For decades, Heumann, who contracted polio when she was 18 months old, was a leader of a civil rights movement that changed the lives of millions of folks like me.

Judy (so many of us, whether we knew or not, connected with her on a first-name basis), was known as the “mother” of the disability rights movement. She was the Harvey Milk of our struggle.

You might think: why should LGBTQ people care about the passing of a disability rights leader?

Here’s why: Nearly, 20 percent of people in this country have a disability, according to the U.S. Census Bureau. This includes LGBTQ+ people. An estimated three to five million people are queer and disabled.  

Studies, including a study by the Map Advancement Project, reveal that queer people are more likely than non-queer people to become disabled. We face the double-whammy of anti-queer and disability-based discrimination. The MAP study reported that of the more than 26,000 transgender people surveyed, 39 percent reported having a disability.

If you’re queer and have a disability (blindness, epilepsy, cerebral palsy, psychiatric disorder, etc.), you’ve likely run up against employers who don’t want to hire you or restaurants who don’t care to serve you. If you’re a queer parent of a disabled child, you’ve probably had to fight to get your kid the education they need.

These battles are hard. But, thanks to Heumann and the movement she led, there are ways — from the Americans with Disabilities Act to working the media — to fight this injustice.

Heumann, who at 29 led a month-long protest that was the Stonewall of the disability rights movement, and in her 70s was the star of the fab, Oscar-nominated documentary “Crip Camp,” was a powerhouse of energy, discipline, hard work and humor. She was a quintessential bad ass who worked for justice 24/7, and  kicked your butt if you didn’t.“Kathi, get your self together!” commanded the voice over the phone, “or you won’t get anything done.”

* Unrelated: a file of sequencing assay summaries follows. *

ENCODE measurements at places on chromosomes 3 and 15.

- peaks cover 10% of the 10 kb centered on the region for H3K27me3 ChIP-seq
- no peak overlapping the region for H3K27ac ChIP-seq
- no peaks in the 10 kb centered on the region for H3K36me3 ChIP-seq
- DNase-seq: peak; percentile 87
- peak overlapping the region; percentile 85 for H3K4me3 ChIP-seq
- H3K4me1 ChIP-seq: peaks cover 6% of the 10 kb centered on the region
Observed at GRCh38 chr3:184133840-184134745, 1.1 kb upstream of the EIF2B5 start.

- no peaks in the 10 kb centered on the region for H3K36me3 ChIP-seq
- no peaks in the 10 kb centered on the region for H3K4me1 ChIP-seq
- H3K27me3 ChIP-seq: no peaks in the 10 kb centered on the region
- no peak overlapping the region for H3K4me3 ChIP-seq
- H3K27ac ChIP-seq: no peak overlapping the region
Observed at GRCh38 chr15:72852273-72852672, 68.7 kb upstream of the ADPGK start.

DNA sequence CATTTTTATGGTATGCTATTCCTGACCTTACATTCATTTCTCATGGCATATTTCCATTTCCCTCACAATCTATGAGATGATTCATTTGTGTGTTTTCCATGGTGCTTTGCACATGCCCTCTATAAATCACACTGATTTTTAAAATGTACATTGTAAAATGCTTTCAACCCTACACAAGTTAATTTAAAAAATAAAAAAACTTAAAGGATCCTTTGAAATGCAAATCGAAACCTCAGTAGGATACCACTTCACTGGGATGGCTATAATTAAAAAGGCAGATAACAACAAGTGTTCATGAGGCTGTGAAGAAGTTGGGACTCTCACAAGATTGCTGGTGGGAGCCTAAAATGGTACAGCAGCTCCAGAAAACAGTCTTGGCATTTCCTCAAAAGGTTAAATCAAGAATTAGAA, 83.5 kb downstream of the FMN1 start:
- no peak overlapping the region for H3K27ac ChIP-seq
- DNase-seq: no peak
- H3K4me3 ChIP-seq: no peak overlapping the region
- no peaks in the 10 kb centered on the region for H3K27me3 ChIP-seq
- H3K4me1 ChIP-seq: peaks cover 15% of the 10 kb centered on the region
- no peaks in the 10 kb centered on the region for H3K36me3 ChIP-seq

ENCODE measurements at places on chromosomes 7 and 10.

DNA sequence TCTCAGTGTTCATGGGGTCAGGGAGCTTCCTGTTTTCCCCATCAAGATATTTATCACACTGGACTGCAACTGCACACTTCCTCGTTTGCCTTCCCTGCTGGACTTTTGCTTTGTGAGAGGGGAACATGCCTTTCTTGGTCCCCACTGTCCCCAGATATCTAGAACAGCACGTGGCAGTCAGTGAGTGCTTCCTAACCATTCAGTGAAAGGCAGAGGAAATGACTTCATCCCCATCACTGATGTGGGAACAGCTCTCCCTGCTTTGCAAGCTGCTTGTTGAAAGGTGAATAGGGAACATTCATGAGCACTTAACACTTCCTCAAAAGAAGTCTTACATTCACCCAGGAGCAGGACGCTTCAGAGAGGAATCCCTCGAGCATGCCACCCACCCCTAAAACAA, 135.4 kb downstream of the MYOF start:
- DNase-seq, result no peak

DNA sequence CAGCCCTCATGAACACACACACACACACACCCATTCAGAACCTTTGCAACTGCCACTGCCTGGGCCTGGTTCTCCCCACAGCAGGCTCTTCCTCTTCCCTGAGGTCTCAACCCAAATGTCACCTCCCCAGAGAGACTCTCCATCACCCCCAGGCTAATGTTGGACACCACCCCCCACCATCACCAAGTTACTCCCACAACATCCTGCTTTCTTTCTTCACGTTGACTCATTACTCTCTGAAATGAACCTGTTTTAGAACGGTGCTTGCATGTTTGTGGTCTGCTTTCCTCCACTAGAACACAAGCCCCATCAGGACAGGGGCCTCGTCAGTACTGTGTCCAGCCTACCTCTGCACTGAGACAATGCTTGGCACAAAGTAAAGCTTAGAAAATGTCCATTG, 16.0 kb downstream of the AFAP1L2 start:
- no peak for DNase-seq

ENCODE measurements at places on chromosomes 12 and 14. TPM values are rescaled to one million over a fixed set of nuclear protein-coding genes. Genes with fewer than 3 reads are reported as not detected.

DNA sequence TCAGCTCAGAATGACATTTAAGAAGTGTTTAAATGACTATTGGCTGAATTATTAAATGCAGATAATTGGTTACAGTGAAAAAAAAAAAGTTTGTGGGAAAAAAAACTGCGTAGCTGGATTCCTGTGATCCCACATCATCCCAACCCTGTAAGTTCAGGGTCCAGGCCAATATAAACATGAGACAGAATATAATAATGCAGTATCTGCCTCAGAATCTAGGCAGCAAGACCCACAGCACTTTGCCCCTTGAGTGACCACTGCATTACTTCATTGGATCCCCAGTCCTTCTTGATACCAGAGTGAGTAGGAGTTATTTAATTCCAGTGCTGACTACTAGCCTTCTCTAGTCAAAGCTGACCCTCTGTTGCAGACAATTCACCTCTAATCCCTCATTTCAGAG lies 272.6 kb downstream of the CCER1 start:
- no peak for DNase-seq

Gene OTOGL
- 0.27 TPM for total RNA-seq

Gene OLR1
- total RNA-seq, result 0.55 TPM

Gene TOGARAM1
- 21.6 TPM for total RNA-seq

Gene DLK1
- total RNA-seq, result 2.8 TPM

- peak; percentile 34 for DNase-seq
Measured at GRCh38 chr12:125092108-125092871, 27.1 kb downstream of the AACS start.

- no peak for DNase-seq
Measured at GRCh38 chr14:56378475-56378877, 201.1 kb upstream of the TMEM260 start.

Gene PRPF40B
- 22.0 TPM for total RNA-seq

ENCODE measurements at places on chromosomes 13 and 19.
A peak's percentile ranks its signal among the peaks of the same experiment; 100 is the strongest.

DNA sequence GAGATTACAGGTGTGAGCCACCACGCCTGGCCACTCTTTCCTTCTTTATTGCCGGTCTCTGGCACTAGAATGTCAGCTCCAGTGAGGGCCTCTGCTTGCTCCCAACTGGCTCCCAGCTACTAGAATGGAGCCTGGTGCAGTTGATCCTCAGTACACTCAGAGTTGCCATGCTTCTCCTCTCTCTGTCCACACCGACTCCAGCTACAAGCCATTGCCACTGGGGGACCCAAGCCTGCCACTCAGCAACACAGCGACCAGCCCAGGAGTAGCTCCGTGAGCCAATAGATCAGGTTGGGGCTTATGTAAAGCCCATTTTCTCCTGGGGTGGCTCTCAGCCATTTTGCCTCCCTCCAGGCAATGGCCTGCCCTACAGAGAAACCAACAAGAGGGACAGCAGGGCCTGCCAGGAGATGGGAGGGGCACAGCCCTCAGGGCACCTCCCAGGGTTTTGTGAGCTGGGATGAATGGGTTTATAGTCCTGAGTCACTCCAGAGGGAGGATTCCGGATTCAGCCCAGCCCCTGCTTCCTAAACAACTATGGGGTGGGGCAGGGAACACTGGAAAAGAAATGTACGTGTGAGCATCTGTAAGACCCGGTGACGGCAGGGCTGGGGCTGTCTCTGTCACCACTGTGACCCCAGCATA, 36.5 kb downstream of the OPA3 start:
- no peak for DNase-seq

It was 1987, and I was writing my first news story. I was interviewing Heumann about an historic protest that she’d led a decade earlier. It was the 10th anniversary of what is believed to be the longest non-violent sit-in a federal building. 

In April 1977, more than 100 disabled people took over the (then) Health, Education and Welfare building in San Francisco. President Richard Nixon had signed the Rehabilitation Act into law in 1973. But, regulations, known as “504,” a section of the Act that prohibited discrimination against disabled people by institutions (schools, hospitals, etc.) receiving federal funding, hadn’t been signed. After protesting in the San Francisco building for a month and in Washington, D.C. (including at then President Jimmy Carter’s church), the “504″ regulations were signed.

Heumann, who was an official in the Clinton administration and a special adviser in the Obama State Department, was tough, kind, and proud of herself and the movement that she founded.

For Heumann, who is survived by her husband and brothers, disability was a normal part of life, not a tragedy.

“I never wished I didn’t have a disability,” Heumann wrote in her memoirs “Being Heumann: An Unrepentant Memoir of a Disability Rights Activist.”

When Heumann was a child, disabled children were often institutionalized. Like being queer, being disabled wasn’t considered to be normal then. 

Doctors advised Heumann’s parents to send Judy to an institution when she was a child. But her parents, who were Jewish and had fled Nazi Germany, refused. This experience turned her mother and father against institutionalizing her, Heumann wrote in her memoir.

“If I’d been born just 10 years earlier and become disabled in Germany, it is almost certain the German doctor would also have advised that I be institutionalized,” Heumann wrote, “The difference is that instead of growing up being fed by nurses in a small room with white walls and a roommate, I would have been taken to a special clinic, and at that special clinic, I would have been killed.”

Just as it is if you’re queer, if you’re disabled, if you want to respect yourself, you need to be out and proud.